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Detail from Jane Austen's 'Mansfield Park'

Copyright is a bundle of exclusive rights granted to the author of a creative work such as a book, movie, song, painting, photograph, design, computer software, or architecture. These rights include the right to make copies, authorise others to make copies, make derivative works, sell and market the work, and perform the work.

Any one of these rights can be sold or licensed separately through transfers of copyright ownership.

Copyright rights are acquired automatically once the work is fixed in a tangible medium of expression – that is, recorded on paper, canvas, disk, or computer hard drive. Spontaneous speech or musicianship that is not recorded – a violin solo at a live performance, for instance – is not protected by copyright.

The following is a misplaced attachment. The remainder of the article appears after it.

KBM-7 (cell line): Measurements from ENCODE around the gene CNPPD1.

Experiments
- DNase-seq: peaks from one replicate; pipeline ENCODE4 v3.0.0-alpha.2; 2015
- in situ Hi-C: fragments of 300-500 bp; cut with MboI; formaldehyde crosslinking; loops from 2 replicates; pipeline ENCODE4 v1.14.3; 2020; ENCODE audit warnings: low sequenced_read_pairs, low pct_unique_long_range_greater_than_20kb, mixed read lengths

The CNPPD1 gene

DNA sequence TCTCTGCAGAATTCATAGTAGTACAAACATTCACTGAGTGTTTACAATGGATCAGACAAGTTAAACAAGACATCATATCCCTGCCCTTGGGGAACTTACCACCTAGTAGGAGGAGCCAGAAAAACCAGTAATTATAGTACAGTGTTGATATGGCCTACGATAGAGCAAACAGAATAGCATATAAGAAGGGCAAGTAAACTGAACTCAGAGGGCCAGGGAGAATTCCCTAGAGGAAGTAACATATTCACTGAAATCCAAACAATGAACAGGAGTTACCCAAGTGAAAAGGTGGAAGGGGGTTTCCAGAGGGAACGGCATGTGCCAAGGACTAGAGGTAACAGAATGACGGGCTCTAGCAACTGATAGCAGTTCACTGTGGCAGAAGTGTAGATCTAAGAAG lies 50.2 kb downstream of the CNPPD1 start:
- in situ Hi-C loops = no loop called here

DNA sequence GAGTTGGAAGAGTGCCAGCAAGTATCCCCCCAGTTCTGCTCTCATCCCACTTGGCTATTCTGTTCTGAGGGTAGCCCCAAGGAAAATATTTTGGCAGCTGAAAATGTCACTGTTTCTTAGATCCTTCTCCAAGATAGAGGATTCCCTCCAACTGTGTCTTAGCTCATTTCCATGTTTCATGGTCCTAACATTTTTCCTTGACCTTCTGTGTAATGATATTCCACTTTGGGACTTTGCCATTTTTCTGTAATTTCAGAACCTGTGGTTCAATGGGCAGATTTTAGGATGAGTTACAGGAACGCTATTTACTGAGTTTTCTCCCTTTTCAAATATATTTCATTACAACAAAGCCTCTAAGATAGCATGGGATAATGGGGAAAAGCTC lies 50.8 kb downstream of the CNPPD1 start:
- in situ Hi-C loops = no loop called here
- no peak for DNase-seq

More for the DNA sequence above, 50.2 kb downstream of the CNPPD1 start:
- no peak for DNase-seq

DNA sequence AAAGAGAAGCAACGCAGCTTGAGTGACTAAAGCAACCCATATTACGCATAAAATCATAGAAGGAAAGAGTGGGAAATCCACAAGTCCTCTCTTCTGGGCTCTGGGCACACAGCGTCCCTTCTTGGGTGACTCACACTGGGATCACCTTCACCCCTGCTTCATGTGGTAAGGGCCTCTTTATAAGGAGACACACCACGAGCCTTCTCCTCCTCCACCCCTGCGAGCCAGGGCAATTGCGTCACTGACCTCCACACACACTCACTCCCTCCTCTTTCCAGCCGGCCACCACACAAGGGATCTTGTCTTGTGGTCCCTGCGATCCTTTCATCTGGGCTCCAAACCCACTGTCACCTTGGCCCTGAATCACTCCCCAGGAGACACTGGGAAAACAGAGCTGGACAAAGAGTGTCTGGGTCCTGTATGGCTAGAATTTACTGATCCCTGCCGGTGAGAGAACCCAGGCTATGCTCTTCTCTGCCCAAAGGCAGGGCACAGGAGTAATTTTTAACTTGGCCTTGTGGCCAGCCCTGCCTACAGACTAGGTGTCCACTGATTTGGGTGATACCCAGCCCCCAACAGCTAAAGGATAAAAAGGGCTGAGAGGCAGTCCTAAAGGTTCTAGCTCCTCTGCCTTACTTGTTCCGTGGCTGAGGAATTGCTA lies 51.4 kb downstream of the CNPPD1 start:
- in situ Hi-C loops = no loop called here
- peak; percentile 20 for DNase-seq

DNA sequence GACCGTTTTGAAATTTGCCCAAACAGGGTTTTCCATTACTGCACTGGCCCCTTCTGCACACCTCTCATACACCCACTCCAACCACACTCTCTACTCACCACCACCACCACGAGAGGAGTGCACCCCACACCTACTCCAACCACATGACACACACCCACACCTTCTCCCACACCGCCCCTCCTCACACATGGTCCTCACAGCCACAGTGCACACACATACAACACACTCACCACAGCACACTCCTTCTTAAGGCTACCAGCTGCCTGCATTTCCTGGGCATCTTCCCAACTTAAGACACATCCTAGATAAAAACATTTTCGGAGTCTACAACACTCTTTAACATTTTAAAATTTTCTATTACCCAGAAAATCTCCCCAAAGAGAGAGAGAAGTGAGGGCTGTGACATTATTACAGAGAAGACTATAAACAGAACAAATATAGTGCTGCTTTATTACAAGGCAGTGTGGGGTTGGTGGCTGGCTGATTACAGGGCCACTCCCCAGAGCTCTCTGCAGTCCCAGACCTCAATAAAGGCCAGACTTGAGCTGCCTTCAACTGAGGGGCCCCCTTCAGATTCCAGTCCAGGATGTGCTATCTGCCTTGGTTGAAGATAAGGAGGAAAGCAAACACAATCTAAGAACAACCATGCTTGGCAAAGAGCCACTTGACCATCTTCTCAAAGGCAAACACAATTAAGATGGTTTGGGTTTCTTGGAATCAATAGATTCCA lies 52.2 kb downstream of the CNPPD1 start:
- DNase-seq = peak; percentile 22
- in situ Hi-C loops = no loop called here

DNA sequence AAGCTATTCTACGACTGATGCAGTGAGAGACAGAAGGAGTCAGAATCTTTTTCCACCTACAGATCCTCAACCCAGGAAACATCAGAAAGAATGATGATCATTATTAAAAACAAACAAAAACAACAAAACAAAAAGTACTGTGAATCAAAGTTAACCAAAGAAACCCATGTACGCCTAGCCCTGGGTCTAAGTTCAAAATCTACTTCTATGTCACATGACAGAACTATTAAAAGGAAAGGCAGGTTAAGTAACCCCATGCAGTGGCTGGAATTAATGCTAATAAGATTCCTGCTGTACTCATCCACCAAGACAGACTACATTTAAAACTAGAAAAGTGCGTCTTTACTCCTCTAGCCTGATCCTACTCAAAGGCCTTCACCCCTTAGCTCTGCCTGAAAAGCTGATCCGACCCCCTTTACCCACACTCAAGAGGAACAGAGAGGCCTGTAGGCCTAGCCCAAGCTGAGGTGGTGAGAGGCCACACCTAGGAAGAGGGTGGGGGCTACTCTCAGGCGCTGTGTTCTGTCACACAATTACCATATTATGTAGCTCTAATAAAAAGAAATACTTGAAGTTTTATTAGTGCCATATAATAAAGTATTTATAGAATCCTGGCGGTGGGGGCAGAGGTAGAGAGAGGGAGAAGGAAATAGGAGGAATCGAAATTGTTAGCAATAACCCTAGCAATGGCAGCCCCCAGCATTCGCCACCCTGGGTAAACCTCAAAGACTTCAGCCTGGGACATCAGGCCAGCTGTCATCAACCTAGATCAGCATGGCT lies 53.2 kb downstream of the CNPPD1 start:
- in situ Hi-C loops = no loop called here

Murray, Gladstone and Dickens

Murray was instrumental in setting up copyright in the 19th century. Another friend and correspondent of Murray was William Ewart Gladstone. He first contacted Murray in 1838, when he was seeking a publisher for a series of papers on the relation between Church and State.

Gladstone contributed articles for Murray's Handbooks for Travellers although he made a greater contribution to publishing. Following lobbying from Murray and Charles Dickens, he helped to see through new copyright legislation. This protected publishers from pirate copies made possible by the opening up of new markets, cheaper materials and new printing technologies.

There is a topical resonance in Gladstone's comments to Murray that new legislation had been achieved:

' … but unless the proceedings of the trade itself adapt and adjust themselves to the altered circumstances, I can feel no doubt that we shall relapse into or towards the old state of things; the law will be first evaded and then relaxed.'

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